By Helena Parker
There is quite a good pay off in seeing Eleanor Stankiewicz: Nanna-Stasia. Firstly, there are Tim-Tams. They are thrust in your face as soon as you walk in the door, which was very pleasing. Second and probably more importantly, Nanna-Stasia is a pretty delightful show with a lot of heart. It is at turns moving, cheesy, fun and joyous with a very talented Eleanor Stankiewicz at its centre. She is here to tell us the story of her Grandmother, Jessie, a Lithuanian refugee who came to Australia after surviving World War II. After seeing Anastasia as a child, 7 year old Eleanor makes the assumption that her Grandma must be Anastasia or at least, the Lithuanian version of Anastasia. Here we embark on a Disney-style fairytale, complete with songs, evil witches and convenient ‘3 years later..’ writing techniques.
First and foremost, the clear star of this play is the writer, director and actress Eleanor Stankiewicz who positively radiates joy and fun. Stankiewicz is the crucial talent that really makes this play work, with any other performer the Disney-style overtones and musical numbers could be nauseatingly saccharine. Granted, the play does edge a little close to this sentimentality. But through Stankiewicz’s impressive physical performance and genuine passion for the story she is telling, she gets away with it. She displays great talent when switching between characters, making each distinct and memorable. Her miming and physical performance is, crucially with such a limited set and no props, very clear and the audience never gets lost or confused as to what she is doing. Indeed, the small space actually makes the play feel all the more intimate and moments of audience interaction (shock horror for all the introverts out there!) only increase this feeling of closeness; that this is less like a performance, more like a story being told to a group of friends. Special mention should also go to the pianist, Max (full name not included in promotional material) whose musical accompaniment really adds colour to the performance.
Initially in this play, I wasn't sure where it was going. Occasionally when artists create works about their families and loved ones they can veer dangerously into sentimentality and one is unsure of the ‘point’ in its telling. However, in the last moments of the play, Stankiewicz brings this narrative home to us and highlights the importance of sharing our collective stories. In the haze of youth sometimes the stories of the elderly are lost, as we favour the reality within which we live presently. But here, we are reminded of the wisdom in those who have come before us and what we can learn if we simply asked and listened.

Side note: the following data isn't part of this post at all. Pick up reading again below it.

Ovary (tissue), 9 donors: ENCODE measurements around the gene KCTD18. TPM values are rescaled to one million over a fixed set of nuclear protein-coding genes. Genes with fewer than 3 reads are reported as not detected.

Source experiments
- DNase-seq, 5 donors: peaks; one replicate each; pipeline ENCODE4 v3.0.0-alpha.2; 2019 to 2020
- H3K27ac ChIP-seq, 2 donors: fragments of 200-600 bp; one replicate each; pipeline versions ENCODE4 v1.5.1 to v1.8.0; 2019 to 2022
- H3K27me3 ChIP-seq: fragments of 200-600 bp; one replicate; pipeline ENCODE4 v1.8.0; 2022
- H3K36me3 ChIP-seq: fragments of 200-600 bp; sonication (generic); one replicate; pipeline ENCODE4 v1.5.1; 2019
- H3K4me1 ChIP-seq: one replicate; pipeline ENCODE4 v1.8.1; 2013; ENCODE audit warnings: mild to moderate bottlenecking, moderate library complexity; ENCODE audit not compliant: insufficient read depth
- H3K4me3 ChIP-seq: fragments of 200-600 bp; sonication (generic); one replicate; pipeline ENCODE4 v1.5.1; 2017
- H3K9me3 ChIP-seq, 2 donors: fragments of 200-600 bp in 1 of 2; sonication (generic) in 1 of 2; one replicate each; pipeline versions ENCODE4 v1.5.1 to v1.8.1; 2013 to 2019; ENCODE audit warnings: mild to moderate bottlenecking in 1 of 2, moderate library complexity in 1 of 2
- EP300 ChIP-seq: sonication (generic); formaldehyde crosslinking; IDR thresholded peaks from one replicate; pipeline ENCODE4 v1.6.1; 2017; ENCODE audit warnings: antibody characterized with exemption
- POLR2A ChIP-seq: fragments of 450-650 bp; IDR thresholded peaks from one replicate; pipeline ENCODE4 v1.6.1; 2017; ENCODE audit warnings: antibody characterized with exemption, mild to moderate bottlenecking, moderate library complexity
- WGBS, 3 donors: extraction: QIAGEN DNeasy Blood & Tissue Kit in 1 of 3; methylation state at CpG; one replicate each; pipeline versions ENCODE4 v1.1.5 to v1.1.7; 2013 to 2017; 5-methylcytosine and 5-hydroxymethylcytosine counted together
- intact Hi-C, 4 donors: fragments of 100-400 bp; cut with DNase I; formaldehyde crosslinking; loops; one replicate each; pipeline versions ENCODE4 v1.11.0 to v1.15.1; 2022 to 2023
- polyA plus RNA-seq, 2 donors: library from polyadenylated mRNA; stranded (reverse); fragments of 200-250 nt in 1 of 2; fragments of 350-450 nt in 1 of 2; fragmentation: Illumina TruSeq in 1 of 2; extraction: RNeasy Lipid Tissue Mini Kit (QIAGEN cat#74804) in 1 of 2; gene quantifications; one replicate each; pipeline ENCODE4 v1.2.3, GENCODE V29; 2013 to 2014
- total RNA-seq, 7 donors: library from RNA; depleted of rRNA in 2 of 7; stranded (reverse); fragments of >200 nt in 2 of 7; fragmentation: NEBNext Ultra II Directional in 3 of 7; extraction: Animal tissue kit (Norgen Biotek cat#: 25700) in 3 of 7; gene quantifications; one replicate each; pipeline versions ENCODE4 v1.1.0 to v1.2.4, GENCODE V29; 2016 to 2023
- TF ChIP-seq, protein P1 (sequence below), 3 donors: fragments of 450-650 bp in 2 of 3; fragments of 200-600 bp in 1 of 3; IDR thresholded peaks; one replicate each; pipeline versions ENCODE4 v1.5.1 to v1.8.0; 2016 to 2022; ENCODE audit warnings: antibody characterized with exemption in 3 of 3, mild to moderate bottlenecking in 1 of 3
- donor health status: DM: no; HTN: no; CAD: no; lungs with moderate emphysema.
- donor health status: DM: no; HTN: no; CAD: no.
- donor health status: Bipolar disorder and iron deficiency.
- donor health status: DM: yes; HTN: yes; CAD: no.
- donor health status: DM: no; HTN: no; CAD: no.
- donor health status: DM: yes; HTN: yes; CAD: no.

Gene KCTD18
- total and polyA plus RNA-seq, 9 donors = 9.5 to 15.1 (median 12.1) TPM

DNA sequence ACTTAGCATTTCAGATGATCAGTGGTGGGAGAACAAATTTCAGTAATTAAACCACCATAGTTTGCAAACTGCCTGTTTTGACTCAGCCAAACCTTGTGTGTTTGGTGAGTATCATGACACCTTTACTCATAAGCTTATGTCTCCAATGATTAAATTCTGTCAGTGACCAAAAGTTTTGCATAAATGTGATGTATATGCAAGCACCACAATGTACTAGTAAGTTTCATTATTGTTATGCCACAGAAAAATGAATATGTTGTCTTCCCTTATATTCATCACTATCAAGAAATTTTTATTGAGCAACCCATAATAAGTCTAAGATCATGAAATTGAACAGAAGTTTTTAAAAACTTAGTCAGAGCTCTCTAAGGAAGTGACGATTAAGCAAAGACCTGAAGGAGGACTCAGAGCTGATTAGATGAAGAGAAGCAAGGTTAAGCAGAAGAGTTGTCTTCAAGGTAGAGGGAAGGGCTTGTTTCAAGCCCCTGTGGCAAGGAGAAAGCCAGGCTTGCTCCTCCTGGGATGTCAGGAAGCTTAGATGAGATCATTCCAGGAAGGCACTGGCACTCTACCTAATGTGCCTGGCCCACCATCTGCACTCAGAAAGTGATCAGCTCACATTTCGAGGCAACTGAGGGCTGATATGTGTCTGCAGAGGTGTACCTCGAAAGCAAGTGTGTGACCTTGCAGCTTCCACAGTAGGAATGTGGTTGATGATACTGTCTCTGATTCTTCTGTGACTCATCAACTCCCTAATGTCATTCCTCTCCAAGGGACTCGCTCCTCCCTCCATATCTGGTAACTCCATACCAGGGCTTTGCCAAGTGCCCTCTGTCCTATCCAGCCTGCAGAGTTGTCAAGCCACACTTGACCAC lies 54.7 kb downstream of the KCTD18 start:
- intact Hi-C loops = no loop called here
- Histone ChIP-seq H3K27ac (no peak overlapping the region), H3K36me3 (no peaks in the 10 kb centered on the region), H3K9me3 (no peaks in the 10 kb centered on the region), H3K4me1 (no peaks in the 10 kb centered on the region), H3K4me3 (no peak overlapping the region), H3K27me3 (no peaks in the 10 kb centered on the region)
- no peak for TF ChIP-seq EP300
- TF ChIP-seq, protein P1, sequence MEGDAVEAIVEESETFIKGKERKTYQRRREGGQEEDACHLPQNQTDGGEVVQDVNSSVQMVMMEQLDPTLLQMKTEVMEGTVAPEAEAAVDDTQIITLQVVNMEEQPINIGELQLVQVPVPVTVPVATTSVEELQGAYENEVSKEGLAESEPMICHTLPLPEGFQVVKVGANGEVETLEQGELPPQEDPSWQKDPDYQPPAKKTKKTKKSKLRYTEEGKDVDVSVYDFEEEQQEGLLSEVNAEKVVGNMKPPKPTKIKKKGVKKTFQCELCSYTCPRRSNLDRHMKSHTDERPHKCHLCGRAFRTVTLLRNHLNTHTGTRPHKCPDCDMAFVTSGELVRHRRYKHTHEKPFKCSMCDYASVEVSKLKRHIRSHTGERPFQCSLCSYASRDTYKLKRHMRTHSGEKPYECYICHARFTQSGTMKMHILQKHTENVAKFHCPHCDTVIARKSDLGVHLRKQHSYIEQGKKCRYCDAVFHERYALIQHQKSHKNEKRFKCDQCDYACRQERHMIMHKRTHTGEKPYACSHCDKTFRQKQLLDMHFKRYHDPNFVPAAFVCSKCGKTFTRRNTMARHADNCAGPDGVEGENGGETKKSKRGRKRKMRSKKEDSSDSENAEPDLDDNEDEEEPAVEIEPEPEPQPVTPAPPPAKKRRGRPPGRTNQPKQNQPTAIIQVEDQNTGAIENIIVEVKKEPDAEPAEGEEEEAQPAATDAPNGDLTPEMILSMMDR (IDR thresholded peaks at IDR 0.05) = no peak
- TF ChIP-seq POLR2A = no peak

That this overall message was introduced only in the final moments of the play and not woven into the performance itself, would be my only critique. The play ends on quite a didactic note (albeit heartwarming) where we are directly addressed as an audience about why this play matters. Overall, I think this approach worked but I would be interested to see if later on, Stankiwicz is able to further flesh out this message and create more parallels between her Grandmother’s refugee experience and the present crisis of refugees in the present time, as this became an interesting parallel within the play.
Ultimately, Stankiewicz tells us to value the stories of others and avoid ‘filling in’ the gaps in our knowledge with fantasy fluff and fairytales. I left the play uplifted and with a smile on my face. Catch this play if you can. It is unusual to see such a personal, joyful piece of theatre. Eleanor Stankiewicz: Nanna-Stasia runs until the 21st (not much time left but lets be optimistic!).
All opinions and thoughts expressed within reviews on Theatre Travels are those of the writer and not of the company at large.